The Financial Conduct Authority (FCA) has written to SIPP providers to remind them of their regulatory commitments following the outcome of the Berkeley Burke case.
A letter from FCA chief executive Andrew Bailey to self-invested personal pension providers (SIPP) seen by RP’s sister title Professional Adviser asked firms to consider the “potential implications” of today’s Berkeley Burke decision.
It was revealed earlier on Tuesday that the High Court has rejected Berkeley Burke’s claim against the Financial Ombudsman Service (FOS) decision from 2014. The FOS decision had ruled Berkeley Burke had to compensate a client after it failed to carry out appropriate due diligence on their investment.
Justice Jacobs backed the ombudsman’s decision in the High Court. He found it followed the guidelines set out by the FCA when making decisions and therefore dismissed the claim by Burkeley Burke.
Bailey’s letter urged providers to notify the FCA immediately if the outcome of the case called into question firms’ ability to meet financial commitments.
He wrote: “If the outcome of any of these cases calls into question your firm’s ability both now and in the future to meet its financial commitments as they fall due, you must notify the FCA immediately. Where relevant, firms should also notify claims to their professional indemnity insurers in accordance with their policies.”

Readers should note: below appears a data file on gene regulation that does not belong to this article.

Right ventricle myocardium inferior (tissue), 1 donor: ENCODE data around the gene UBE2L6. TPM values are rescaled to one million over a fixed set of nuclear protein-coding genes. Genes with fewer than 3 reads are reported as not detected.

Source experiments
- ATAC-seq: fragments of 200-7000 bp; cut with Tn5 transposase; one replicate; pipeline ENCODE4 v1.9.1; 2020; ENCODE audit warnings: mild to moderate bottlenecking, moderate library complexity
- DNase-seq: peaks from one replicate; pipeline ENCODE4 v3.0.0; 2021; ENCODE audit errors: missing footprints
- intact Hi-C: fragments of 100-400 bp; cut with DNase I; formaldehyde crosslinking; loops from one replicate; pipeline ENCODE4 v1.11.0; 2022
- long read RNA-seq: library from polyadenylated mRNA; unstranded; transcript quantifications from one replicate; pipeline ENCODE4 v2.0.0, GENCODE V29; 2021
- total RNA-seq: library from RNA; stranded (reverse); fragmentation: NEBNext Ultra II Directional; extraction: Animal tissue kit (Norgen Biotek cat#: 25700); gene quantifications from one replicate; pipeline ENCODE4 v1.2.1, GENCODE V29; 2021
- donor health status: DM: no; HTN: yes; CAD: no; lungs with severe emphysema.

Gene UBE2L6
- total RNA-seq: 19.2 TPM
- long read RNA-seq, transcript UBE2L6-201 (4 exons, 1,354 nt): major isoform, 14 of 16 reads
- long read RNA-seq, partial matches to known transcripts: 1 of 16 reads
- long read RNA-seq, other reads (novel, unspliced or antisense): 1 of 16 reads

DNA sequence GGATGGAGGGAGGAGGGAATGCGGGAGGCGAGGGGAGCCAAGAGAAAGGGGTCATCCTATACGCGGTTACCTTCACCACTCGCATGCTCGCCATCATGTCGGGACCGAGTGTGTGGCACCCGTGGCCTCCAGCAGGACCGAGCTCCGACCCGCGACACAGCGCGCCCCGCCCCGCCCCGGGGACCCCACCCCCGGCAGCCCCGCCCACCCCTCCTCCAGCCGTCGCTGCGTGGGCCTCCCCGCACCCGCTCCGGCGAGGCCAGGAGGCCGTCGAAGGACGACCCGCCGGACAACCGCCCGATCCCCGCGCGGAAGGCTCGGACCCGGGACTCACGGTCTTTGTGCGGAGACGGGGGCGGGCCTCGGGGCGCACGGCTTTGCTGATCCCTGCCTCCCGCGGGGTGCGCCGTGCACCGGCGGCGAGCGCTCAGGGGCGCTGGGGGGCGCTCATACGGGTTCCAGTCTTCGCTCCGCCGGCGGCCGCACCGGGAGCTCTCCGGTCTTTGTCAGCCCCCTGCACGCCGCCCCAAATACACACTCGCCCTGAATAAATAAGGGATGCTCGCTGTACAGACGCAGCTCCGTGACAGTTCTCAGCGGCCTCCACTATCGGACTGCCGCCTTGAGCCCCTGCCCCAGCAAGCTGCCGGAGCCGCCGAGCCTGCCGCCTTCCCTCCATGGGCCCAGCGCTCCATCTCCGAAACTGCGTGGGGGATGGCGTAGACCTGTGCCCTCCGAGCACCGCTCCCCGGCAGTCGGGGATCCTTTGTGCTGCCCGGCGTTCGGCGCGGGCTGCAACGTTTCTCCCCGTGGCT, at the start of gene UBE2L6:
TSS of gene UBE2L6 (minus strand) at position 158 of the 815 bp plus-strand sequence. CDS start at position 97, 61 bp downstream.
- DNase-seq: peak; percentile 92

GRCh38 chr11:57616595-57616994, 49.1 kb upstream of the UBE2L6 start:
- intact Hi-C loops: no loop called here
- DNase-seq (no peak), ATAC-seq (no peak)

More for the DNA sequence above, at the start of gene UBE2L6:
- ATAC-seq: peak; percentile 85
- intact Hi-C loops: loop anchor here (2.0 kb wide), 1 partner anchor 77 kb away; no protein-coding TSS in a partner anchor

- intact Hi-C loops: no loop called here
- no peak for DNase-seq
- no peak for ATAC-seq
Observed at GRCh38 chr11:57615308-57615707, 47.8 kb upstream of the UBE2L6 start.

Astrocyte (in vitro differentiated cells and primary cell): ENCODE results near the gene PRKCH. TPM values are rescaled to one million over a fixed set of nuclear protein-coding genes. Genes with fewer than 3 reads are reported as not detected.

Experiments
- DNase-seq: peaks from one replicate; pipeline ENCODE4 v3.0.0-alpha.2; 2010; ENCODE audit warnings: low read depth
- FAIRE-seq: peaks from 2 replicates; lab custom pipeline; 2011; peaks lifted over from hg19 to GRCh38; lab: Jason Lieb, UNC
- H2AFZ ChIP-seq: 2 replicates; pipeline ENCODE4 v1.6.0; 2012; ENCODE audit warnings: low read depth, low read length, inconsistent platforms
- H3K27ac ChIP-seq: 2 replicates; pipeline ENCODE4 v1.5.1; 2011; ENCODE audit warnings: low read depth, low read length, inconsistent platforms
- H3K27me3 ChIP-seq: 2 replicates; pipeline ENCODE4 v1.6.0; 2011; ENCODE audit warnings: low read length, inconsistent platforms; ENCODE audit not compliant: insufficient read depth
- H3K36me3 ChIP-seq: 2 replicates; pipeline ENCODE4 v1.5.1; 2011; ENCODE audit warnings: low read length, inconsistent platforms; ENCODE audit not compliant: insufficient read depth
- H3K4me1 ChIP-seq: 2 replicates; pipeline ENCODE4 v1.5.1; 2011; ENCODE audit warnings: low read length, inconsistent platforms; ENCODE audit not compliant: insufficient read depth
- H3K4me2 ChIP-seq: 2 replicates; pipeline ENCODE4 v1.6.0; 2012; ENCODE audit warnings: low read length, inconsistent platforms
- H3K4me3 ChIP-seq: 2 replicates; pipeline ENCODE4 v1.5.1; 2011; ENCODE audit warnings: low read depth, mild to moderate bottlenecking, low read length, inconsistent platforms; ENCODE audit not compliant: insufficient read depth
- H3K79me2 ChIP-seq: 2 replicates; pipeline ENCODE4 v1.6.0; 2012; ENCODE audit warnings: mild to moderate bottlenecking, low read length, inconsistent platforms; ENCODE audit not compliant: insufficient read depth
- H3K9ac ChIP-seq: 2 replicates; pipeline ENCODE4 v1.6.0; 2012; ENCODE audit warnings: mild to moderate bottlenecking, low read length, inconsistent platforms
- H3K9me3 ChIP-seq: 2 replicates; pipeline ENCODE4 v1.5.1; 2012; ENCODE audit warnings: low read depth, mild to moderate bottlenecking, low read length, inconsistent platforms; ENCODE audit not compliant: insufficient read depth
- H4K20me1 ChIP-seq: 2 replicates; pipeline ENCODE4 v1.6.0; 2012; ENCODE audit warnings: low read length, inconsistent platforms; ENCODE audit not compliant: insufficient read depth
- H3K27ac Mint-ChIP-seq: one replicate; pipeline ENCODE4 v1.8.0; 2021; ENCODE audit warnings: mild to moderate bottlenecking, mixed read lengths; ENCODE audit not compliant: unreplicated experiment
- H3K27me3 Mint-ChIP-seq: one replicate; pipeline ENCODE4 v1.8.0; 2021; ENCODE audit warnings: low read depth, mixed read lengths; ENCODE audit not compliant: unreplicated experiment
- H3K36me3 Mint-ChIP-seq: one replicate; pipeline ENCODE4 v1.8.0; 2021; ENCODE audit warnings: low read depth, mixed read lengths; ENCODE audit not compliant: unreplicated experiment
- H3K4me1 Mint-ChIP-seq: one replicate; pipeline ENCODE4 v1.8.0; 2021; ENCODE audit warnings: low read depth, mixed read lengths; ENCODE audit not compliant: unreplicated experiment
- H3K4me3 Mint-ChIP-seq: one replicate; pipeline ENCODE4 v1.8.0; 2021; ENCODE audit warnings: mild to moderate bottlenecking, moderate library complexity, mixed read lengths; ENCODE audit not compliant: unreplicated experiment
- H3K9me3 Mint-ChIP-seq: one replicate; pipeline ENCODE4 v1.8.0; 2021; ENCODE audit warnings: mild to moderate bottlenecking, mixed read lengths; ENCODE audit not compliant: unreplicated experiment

Bailey also reminded firms of their regulatory commitments in the event of failure, noting: “We recognise that if a firm may not be able to meet its financial commitments, it may be in the interests of some of its customers for part or all of its business to be sold to another firm.
“If your firm does so, we remind you that our Principles for Businesses require your firm to pay due regard to its customers’ interests and treat them fairly. In particular, in pursuing any sale, your firm should pay due regard to its implications for customers who may have compensation claims.”
He continued: “We expect all directors, as well as complying with the relevant provisions of the FCA Handbook, to comply with their statutory and non-statutory duties. These include, where a firm is at risk of insolvency, their duties to creditors, such as customers to whom compensation is or may be due.”
Bailey reminded firms they were obliged to communicate in an “open and co-operative” way and disclose to the FCA anything relating to them of which it would expect notice. He said this includes whether a firm is considering selling all or “a significant part” of it to another business.